In Jacksonville, SWA’s New Vision for the City’s Riverfront

General / People / Places / November 22, 2021

Dallas-based SWA Group and Jacksonville developer Stephen Atkins have a new kind of vision for that Florida city’s riverfront.

Atkins and SWA’s Chuck McDaniel are proposing 15 acres of public park space along 3,900 feet of the St. John’s River – a key part of mixed use development for 25 contiguous acres.

It’s a barren site, currently bifurcated by highway ramps and parking lots.

“Over the years, Jacksonville has not had a lot of people living downtown,” McDaniel says. “Steve realized that if you improve the waterfront, people will want to live there.”

The site sits next to the city’s primary cultural center, a mile from Jaguar Stadium, and near the business district. “It’s very dense,” he says. “We want to de-densify it with the park – and I can see more and more old Jacksonville buildings removed for the park, because the river water will need to come back a little further.”

They’re suggesting that new buildings be placed 100 to 300 feet back from the river – leaving an open park and a re-imagined marina for the enjoyment of Jacksonville’s citizens.

“If they build it out totally, there will be 15 acres for the park, and 2.3 million square feet of mixed used development – housing, condos, hotels, offices and the convention center,” he says.

It’s a smart master plan – not just because it will revitalize downtown Jacksonville, but because it’s designed to manage storm surges during and after increasingly frequent hurricanes.

Currently, the river floods with hurricane activity, and water moves into downtown, then fills basements that are unprepared to move it back out.

McDaniel has other ideas. “We want the landscape to be a testimonial of best practices of resilience and landscape design,” he says. “The basins are being designed to flood as the river rises – and there will be infrastructure to pump water and take out the mud and debris that fills up basements as the river recedes.”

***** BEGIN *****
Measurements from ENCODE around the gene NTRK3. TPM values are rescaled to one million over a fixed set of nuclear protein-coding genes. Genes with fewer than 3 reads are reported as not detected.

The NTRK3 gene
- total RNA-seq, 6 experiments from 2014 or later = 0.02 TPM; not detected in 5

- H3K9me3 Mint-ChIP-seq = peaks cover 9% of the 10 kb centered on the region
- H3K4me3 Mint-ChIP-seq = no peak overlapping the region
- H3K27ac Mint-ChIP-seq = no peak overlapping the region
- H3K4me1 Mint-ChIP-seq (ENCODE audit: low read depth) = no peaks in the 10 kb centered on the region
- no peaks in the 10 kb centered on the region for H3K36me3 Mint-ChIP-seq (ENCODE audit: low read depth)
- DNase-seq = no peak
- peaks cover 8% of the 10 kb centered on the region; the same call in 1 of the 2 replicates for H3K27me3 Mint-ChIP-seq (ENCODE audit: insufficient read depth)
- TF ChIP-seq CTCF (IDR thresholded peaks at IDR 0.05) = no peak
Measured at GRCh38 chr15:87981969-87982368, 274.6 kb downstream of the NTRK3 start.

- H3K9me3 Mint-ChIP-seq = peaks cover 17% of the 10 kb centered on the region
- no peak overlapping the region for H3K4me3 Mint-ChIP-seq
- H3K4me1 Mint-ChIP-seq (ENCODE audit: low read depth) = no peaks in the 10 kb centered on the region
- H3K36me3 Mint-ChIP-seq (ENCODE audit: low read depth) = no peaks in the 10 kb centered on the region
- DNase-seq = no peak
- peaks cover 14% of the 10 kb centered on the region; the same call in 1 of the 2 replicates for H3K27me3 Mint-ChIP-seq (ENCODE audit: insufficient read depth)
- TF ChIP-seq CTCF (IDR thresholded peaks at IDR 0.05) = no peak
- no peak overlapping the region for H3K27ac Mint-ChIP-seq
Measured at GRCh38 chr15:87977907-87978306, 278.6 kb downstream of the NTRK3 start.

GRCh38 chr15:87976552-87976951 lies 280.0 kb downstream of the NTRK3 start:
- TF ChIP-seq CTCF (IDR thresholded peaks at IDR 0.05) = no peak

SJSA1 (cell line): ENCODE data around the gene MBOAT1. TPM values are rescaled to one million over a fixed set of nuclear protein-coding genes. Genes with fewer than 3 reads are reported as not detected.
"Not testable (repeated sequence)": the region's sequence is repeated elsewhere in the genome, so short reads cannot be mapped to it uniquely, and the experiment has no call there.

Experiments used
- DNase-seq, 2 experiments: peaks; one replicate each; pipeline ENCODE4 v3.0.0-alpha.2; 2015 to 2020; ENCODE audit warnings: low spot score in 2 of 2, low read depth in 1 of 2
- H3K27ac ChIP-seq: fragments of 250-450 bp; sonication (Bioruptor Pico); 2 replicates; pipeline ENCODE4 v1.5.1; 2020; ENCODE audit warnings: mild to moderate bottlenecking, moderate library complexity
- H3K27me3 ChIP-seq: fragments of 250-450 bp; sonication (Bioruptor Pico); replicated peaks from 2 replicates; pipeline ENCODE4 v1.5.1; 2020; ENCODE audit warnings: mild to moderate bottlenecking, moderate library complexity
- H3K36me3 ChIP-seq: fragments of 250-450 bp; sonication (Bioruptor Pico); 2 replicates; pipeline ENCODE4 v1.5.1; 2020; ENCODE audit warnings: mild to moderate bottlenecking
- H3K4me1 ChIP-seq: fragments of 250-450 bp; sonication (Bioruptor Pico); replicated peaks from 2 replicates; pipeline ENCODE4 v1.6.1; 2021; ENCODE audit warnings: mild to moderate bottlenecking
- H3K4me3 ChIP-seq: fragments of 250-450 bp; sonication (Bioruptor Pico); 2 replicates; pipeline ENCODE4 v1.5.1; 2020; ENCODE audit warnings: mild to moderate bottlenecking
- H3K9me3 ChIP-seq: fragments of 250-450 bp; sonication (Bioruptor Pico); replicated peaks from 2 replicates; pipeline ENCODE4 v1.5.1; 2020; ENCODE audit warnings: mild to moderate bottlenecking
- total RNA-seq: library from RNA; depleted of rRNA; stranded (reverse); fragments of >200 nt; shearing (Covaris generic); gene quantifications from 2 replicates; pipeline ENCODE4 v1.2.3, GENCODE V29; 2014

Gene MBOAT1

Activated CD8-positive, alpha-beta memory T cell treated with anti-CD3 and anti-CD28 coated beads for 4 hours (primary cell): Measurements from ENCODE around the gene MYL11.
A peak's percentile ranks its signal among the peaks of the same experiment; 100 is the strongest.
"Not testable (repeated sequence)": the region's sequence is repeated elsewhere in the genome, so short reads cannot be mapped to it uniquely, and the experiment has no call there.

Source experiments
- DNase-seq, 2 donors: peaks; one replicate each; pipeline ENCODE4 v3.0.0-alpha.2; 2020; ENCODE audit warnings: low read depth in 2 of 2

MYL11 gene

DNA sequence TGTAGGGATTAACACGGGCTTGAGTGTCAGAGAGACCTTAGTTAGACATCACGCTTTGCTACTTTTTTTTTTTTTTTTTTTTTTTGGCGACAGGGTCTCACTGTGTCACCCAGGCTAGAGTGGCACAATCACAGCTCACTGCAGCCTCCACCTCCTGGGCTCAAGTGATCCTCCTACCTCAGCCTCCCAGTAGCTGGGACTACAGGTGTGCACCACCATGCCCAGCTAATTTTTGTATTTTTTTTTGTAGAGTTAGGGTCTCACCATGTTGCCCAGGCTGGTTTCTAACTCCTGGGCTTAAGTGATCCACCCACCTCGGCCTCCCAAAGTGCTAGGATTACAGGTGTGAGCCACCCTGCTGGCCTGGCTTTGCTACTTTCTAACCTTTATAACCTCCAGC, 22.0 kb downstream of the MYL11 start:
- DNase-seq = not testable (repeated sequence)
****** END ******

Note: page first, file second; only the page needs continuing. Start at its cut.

That water will be treated with innovative tools like linear rain gardens that cleanse it as it moves from the street back to the river. “Now, water flows across the parking lots,” he says. “We’re going to stop that with permeable pavement and water reuse.”

It’s all designed a a state-of-the-art, performative, sustainable, and resilient downtown. “Developers used to resist that because it costs money and it was underground and you don’t see it,” he says. “Now they see it as desirable because it’s intelligent – and because the competition is doing it.”

In Atkins’ case, it’s also a gesture of support for the community where he was raised. “Steve had the courage to say: ‘I don’t need to make more money, but I do want to give back and improve the air quality, the water quality, and the air temperatures downtown,” McDaniel says. “If we take out the parking lots and highway ramps, it’ll reduce heat – and carbon.”

McDaniel envisions residents and office workers coming out of their new 15-to-30 story towers to exercise, do yoga, and run. He sees gardens in the park, with pollinators and birds.

So is it a retreat from rising waters? “It is a retreat,’ he admits. “But we want to be responsible and aware – with a buffer and a resilient edge to protect the city and the investment.”

That investment is likely to be about $1 billion, deployed over three to five years in three phases. Admirably, the first phase will likely be the park.

“It’s about the triple bottom line,” he says. “It’s going to be for the people and be affordable – and make the world cleaner and create equity.”

It may also be place-making at its best – and the way every American city should be thinking about its environment now.

For more, go here.

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Michael Welton




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